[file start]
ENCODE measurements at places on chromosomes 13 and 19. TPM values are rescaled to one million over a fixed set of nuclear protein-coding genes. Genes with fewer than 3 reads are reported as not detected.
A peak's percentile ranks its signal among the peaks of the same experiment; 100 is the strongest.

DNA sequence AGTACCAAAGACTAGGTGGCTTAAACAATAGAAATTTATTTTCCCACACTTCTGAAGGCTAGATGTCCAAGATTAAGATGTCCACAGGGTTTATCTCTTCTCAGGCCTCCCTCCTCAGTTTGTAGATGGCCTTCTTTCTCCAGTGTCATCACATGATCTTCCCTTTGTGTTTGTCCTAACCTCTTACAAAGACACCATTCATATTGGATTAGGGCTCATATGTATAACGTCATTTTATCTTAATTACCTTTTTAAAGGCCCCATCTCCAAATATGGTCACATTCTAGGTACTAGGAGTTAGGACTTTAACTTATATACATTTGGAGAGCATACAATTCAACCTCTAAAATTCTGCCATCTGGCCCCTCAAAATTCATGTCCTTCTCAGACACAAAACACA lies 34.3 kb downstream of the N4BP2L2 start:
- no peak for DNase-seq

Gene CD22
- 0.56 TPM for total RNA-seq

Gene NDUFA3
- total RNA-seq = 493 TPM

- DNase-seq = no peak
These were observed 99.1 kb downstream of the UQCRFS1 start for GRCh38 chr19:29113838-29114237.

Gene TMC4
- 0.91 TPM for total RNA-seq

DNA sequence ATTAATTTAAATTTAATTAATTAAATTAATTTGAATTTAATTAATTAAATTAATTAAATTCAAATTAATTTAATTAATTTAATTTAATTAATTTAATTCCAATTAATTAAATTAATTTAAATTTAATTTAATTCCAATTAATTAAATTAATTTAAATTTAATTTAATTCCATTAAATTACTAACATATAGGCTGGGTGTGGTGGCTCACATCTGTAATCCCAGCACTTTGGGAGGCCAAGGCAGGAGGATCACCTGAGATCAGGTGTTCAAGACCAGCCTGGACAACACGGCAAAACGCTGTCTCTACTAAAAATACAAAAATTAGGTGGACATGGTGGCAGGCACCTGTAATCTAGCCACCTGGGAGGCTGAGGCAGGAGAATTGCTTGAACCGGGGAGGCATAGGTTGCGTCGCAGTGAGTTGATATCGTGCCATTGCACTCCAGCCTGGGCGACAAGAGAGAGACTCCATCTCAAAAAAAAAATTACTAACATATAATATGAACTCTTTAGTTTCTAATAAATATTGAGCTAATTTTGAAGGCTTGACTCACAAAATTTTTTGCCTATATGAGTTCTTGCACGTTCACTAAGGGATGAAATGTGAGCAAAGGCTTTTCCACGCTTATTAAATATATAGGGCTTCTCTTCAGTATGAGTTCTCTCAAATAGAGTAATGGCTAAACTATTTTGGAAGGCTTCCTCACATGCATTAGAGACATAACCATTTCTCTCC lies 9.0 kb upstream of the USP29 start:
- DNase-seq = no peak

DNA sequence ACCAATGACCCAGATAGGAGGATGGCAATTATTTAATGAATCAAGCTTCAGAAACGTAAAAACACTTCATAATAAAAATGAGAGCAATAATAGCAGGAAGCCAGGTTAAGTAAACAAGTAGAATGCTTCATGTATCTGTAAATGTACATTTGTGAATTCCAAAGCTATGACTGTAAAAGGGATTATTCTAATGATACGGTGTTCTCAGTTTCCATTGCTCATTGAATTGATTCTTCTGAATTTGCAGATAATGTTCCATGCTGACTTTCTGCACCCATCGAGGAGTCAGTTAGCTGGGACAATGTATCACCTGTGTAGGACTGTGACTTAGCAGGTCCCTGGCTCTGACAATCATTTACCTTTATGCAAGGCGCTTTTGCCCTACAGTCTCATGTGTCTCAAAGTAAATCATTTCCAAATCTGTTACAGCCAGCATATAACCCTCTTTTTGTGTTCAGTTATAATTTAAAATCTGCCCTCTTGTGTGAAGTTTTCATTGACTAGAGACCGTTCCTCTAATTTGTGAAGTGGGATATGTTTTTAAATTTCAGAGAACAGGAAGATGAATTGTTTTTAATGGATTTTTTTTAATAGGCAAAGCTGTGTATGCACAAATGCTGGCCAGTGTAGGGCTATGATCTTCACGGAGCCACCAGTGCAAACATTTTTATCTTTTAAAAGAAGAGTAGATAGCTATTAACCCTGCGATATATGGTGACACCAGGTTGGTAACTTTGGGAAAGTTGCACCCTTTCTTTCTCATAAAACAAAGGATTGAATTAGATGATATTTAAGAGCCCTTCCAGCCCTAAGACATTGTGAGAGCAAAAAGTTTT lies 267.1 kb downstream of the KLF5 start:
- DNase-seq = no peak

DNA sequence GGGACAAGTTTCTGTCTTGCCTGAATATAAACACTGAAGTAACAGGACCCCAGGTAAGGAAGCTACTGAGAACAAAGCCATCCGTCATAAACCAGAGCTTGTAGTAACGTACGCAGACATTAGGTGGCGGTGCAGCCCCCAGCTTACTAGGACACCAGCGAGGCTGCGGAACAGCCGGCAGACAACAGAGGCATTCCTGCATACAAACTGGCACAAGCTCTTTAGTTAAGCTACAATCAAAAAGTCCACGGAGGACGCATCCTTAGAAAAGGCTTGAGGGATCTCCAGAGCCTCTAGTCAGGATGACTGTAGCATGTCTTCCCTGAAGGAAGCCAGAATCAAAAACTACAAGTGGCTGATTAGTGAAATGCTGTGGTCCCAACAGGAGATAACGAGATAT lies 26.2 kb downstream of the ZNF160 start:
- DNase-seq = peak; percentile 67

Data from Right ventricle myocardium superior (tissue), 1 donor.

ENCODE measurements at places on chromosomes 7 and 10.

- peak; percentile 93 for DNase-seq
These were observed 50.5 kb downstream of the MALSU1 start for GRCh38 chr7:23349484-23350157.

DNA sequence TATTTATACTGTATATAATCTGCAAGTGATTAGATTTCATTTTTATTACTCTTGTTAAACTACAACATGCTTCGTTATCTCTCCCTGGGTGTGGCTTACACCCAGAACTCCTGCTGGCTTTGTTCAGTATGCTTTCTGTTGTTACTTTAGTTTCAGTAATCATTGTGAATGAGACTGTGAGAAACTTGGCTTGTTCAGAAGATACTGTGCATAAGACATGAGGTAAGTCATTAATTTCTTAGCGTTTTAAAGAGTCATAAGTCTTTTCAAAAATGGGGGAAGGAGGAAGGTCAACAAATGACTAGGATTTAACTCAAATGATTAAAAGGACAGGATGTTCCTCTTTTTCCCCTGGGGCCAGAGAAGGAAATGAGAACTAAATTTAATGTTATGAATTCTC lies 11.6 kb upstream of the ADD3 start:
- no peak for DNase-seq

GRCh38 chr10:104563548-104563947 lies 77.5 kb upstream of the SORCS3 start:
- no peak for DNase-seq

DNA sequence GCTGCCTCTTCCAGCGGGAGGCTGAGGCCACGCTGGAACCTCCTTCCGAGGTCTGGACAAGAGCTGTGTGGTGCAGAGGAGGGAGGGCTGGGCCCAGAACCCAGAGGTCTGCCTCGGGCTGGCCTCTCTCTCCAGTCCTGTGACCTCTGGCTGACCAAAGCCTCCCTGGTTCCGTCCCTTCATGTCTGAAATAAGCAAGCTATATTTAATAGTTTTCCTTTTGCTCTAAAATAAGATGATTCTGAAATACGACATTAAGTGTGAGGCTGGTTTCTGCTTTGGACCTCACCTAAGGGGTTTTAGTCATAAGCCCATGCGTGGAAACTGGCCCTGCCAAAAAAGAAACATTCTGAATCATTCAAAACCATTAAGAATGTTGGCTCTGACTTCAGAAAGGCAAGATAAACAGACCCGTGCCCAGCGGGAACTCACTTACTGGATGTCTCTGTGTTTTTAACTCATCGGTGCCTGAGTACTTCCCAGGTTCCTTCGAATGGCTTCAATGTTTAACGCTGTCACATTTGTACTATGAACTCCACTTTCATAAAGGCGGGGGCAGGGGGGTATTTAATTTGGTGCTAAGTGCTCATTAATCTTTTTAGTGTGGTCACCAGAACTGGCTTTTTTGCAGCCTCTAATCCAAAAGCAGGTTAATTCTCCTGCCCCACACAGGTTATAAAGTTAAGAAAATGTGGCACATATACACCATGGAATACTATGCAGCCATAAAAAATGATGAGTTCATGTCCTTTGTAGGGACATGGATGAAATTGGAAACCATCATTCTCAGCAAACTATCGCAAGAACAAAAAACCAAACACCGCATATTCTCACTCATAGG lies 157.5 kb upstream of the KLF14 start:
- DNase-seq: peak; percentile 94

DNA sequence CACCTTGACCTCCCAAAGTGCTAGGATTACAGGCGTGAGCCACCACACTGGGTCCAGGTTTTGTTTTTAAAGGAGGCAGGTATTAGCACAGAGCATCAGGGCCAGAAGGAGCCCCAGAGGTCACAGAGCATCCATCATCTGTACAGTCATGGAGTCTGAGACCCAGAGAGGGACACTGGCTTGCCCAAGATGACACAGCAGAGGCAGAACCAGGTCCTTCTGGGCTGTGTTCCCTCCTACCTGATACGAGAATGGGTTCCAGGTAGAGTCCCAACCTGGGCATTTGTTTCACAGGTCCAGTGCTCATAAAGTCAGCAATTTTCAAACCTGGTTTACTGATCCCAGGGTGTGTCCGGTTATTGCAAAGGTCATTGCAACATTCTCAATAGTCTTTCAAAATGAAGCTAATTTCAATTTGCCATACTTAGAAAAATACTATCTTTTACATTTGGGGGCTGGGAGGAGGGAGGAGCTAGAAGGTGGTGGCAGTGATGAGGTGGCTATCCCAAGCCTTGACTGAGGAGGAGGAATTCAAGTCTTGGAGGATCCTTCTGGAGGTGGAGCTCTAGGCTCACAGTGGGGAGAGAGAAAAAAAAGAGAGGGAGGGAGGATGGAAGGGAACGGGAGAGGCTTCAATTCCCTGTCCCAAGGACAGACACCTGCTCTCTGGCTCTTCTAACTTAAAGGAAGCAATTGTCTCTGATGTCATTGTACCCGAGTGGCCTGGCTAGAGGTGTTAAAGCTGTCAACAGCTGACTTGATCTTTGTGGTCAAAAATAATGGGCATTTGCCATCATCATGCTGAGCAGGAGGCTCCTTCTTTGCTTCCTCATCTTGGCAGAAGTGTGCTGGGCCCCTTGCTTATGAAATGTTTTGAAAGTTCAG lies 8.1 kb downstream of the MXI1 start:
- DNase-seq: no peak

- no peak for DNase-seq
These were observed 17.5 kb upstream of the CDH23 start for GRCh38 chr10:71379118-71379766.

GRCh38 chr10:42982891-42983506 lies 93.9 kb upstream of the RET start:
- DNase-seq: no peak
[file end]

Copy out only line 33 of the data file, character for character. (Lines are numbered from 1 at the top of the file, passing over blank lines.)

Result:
GRCh38 chr10:42982891-42983506 lies 93.9 kb upstream of the RET start: